We ended up getting in around 3 hours late, I believe; we got delayed crossing the Mississippi, and didn't really make up the time.

As noted above, the sleeper cars include meals in the dining car. If you're a threesome, you will likely end up eating with a fourth solo traveler (tables are 4 tops, and they need to fill them all). It was $800 for a sleeper that slept two; there are family rooms available as well for maybe $1200 ish? which include a en suite bathroom. I couldn't really sleep on the train, but I was also about 5 months pregnant; my husband did fine, even in the upper berth. But the sleeper was still worth it for having our own little place to retreat to, and our own window.

You can't easily hop on/hop off (you need to buy separate tickets for all the legs), but you could also just do the Denver > San Francisco portion, which has most of the jaw-dropping stuff, and skips over the Plain States portion (Iowa was really pretty! But not as pretty as Glenwood Canyon, say.)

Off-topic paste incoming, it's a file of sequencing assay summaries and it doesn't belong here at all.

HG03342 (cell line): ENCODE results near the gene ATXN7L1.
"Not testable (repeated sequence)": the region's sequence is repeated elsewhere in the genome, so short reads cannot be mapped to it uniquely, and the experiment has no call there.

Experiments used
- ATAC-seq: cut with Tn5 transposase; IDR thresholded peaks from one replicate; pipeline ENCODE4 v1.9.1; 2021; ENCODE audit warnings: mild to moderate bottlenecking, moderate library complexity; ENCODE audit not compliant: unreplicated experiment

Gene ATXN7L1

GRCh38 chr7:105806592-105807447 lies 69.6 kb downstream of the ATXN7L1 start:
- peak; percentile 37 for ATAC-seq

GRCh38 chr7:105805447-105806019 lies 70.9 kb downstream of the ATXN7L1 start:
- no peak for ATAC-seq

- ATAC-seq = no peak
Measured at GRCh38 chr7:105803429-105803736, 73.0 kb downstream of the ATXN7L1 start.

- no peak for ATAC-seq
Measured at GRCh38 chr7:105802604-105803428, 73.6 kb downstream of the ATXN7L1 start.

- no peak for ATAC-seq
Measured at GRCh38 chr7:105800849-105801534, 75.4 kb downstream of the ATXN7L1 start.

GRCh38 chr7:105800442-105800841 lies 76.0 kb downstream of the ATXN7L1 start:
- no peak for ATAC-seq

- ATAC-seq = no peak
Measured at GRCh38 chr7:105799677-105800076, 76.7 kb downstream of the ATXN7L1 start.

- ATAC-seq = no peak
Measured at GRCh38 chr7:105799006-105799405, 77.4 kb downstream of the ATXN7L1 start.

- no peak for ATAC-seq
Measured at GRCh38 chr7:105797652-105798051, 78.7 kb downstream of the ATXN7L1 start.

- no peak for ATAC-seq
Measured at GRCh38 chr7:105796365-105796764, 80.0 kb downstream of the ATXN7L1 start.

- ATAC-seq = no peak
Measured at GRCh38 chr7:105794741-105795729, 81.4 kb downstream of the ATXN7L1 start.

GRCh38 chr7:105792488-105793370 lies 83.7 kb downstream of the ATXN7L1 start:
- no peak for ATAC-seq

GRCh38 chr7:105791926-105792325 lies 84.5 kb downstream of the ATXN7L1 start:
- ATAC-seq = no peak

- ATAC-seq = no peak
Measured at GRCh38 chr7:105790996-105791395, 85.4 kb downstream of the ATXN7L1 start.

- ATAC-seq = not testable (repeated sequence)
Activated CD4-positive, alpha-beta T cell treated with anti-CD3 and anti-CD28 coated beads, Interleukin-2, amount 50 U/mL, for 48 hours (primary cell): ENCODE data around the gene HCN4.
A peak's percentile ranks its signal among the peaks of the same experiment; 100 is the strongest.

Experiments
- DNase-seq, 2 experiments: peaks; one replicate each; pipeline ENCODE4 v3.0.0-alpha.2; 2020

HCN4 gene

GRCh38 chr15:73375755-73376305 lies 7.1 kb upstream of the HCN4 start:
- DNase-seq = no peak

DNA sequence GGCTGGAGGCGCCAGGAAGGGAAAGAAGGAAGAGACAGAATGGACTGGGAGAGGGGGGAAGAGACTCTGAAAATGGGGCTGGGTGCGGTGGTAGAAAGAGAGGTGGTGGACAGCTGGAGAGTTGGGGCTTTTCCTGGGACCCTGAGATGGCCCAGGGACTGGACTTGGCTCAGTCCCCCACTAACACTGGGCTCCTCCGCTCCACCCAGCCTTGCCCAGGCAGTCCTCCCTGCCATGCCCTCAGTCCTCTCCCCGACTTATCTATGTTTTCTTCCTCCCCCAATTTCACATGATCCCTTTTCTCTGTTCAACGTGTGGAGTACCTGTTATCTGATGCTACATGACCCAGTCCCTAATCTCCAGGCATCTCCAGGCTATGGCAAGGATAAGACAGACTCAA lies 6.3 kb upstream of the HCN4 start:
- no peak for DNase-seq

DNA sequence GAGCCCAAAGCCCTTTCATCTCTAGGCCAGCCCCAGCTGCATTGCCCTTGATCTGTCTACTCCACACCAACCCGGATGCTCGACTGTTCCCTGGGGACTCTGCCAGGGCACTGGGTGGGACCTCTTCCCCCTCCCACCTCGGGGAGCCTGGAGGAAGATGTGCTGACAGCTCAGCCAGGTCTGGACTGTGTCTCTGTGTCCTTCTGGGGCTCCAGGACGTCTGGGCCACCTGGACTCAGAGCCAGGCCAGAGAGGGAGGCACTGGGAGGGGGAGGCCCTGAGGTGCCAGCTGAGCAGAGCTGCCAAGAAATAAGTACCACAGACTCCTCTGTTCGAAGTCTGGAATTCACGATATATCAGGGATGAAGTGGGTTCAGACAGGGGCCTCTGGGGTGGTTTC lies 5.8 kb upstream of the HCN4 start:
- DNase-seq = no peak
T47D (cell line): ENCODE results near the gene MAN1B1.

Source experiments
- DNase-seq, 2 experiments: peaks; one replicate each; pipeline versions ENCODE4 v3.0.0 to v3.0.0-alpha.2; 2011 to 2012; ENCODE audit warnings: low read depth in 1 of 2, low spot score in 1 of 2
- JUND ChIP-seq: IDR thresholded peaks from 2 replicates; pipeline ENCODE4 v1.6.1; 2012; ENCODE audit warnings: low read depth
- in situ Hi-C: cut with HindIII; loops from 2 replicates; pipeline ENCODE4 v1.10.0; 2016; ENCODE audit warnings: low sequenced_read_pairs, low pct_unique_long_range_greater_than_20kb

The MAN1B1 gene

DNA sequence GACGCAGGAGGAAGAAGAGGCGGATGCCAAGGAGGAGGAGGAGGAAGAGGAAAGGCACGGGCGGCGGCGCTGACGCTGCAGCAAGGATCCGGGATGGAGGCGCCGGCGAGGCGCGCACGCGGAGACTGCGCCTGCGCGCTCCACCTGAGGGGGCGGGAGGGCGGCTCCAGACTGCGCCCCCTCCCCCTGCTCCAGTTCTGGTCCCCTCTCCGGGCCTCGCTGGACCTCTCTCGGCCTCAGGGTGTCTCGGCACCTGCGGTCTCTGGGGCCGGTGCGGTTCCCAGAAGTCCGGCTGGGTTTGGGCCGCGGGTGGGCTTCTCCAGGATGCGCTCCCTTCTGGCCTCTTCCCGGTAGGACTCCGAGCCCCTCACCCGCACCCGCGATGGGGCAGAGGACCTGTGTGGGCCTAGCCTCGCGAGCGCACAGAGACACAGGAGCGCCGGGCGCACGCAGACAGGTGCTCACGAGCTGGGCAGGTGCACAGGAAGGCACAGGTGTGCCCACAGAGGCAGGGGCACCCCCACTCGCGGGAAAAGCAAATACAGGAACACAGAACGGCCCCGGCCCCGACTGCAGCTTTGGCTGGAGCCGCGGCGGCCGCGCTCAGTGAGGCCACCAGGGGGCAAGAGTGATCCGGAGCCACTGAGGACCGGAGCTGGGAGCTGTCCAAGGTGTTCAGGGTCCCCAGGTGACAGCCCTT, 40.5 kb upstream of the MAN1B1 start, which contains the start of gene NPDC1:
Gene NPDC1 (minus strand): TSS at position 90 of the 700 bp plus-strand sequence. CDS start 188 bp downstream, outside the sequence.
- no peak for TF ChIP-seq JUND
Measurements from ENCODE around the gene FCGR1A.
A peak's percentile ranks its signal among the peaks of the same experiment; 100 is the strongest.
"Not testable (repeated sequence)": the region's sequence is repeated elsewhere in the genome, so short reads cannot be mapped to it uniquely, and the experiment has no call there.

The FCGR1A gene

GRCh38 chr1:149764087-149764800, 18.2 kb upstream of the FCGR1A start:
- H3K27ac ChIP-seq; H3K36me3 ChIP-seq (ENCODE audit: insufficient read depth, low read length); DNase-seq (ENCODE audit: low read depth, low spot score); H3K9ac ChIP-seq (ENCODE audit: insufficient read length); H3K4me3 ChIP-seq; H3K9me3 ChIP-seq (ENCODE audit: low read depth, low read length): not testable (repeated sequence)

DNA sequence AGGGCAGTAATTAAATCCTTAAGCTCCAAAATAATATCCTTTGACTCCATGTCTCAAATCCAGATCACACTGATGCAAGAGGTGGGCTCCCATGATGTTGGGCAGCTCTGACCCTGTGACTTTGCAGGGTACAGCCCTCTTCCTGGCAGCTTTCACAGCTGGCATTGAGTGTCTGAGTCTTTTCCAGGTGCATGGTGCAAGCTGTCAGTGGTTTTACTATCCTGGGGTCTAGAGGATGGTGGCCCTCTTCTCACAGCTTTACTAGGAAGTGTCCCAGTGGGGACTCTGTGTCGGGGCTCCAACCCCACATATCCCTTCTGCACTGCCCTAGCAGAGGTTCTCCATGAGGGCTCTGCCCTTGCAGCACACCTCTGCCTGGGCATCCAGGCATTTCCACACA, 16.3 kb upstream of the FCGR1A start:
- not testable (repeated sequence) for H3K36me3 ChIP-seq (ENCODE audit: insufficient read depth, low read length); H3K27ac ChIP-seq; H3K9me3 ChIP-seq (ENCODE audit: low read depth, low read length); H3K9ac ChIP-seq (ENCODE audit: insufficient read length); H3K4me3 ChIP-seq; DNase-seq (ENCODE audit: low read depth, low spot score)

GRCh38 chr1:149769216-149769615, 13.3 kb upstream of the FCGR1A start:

Finally, the main downside of going in March is not so much snowmelt, but daylight hours. You'll be getting ~12 hours of observation instead of 16 or what not.
posted by damayanti at 1:59 PM on January 24, 2019 [1 favorite]

If I were you, I'd be looking hard at taking the cog railroad up Mt Washington (the steam-powered one, ideally) hiking out to Lakes of the Clouds hut (not difficult, as you probably know) staying there for a night (or possibly two, with the middle day spent just hiking around in the Prezis) and then cogging it back down again. Maybe that's more hiking and less train than you're looking for, but especially if you've never done the cog I think your son would get a big kick out of it. And the scenery is pretty unbeatable.